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Deployment of Aegis cruiser hailed as “Historic day” but others point to increased risk

  • 2015-06-22 15:00:00
  • , Kanagawa Shimbun
  • Translation

(Kanagawa Shimbun: June 19, 2015 – p.25)


 The U.S. Navy’s Aegis cruiser USS Chancellorsville (CG-62) was newly deployed to the U.S. Navy Yokosuka Base (Yokosuka City) on June 18. While the captain of the cruiser described the arrival as “a historic day,” citizens’ groups expressed concern that the arrival “will increase the danger.” Feelings are complicated in this base-hosting community.


 “Welcome,” said Capt. Curt A. Renshaw, inviting a group of reporters to a tour on the cruiser, not showing any signs of fatigue after the long voyage.


 Beginning with the combat information center with its numerous monitors, the captain showed reporters the pilothouse, the vertical launching system, and the wardroom, where fruit and coffee were served to guests. It was unprecedented hospitality. The captain proudly said: “This cruiser is one of the most capable warships in the U.S. Navy. It will be very beneficial to the defense of Japan.” The most advanced Aegis combat system has tremendously enhanced the speed of information-processing, reportedly improving air defense and anti-ship and anti-submarine warfare.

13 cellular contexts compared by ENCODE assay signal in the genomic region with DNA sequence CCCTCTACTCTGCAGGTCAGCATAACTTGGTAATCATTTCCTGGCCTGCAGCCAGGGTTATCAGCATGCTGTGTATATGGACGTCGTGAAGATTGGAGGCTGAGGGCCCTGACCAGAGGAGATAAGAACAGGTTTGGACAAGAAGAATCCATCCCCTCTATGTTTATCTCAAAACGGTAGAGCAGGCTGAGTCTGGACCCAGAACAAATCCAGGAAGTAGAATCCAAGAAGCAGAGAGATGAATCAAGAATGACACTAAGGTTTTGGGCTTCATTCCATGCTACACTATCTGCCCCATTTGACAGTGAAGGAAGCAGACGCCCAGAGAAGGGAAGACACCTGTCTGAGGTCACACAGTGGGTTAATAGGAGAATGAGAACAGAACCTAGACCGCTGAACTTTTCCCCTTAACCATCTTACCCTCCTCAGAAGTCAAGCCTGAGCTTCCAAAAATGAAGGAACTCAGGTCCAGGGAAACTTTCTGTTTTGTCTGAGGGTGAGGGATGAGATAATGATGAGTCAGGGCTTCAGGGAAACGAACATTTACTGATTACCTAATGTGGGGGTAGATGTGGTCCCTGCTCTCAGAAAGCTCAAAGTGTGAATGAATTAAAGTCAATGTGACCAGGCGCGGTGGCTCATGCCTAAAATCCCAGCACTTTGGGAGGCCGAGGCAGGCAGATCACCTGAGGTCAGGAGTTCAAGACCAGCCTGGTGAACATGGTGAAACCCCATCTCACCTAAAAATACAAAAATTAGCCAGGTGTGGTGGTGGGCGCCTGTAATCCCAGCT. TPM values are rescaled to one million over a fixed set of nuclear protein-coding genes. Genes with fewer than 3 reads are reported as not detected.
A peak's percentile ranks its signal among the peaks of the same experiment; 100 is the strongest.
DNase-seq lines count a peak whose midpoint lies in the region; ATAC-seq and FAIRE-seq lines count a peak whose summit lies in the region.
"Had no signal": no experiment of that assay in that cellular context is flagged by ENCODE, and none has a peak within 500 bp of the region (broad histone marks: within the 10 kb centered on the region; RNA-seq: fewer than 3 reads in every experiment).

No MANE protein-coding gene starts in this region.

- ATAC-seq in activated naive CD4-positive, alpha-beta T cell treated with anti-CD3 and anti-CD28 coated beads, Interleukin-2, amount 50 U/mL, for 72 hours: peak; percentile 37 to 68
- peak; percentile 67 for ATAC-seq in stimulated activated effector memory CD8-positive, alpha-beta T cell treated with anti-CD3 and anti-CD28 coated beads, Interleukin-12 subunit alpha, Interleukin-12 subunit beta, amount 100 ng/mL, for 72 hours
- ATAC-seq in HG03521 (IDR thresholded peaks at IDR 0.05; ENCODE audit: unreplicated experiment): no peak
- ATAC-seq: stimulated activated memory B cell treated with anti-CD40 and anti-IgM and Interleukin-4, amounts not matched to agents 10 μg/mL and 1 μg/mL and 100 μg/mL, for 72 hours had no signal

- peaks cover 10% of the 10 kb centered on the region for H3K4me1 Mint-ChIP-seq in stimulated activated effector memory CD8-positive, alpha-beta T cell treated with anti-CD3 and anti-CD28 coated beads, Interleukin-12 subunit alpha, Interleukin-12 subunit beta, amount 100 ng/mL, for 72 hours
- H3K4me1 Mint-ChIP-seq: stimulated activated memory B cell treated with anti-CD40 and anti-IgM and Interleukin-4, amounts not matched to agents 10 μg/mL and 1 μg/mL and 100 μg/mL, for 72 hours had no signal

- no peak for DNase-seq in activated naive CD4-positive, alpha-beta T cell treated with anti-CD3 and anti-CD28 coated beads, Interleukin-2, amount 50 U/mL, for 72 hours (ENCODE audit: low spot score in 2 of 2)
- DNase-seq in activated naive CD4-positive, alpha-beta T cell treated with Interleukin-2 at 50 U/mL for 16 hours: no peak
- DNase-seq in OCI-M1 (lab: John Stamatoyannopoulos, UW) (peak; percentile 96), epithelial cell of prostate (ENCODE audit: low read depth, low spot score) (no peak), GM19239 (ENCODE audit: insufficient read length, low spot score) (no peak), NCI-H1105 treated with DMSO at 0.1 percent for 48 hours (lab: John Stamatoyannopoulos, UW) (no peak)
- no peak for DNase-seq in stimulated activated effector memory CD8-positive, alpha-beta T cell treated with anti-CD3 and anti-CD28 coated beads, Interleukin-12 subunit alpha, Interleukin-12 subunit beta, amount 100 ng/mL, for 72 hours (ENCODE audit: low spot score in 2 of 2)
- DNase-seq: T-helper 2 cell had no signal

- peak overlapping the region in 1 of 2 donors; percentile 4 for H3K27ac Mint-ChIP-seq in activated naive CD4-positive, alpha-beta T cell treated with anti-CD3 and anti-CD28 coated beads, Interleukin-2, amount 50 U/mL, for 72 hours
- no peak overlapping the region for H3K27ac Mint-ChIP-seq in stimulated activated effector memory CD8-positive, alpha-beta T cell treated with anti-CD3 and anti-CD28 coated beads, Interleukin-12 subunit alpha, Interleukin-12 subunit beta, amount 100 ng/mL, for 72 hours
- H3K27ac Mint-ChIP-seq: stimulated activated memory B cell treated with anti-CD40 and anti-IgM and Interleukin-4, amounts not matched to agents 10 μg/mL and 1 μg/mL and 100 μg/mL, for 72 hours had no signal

In the ongoing debate of the security legislation in the Diet, the Abe administration bears in mind the expansion of the range of activities by the Maritime Self-Defense Force (MSDF). With knowledge of this ongoing debate, the captain expressed hope for further cooperation by saying that the U.S. Navy and MSDF “will strengthen training and ties.” As for two more Aegis cruisers that will additionally deploy to the Yokosuka Base in summer of 2017, the skipper said, “The addition of new capabilities is beneficial to Yokosuka.”


 On the contrary, seven members of the citizen’s group “Yokosuka Peace Fleet,” which opposes the additional deployment, conducted surveillance from the ocean.


 The members left in a boat from Fukaura Bay around 11:00 a.m. after the cruiser moored. They conducted surveillance by taking photos of the cruiser from waters near Yokosuka Base. Taira Ichikawa (68) who was on the boat pointed out, “As a result of the intensification of the arms race with China, tensions have risen, which may lead to increasing the danger of military conflict in future.” He voiced concern, saying, “If the U.S. military base is targeted, the danger of missiles striking our city will increase.”


 In the morning of the same day in front of the Yokosuka-Chuo Station of the Keikyu Line, members of a citizen’s group named “The Advisory Council for Yokosuka in the 21st Century” voiced their protest: “Can the military buildup at the Yokosuka Base really become deterrence?” asked one of them. “The military buildup will give an enemy a pretext for strengthening its military,” said another protester. “The logic that a military buildup will protect the peace will turn out to be a pie in the sky.”


 Yokosuka City Mayor Yuto Yoshida issued a comment: “I will continually ask the Japanese government for adequate information sharing, and ask the U.S. side to improve the working conditions of base employees and the implementation of indoctrination and education for U.S. service members, civilians, and family members.”

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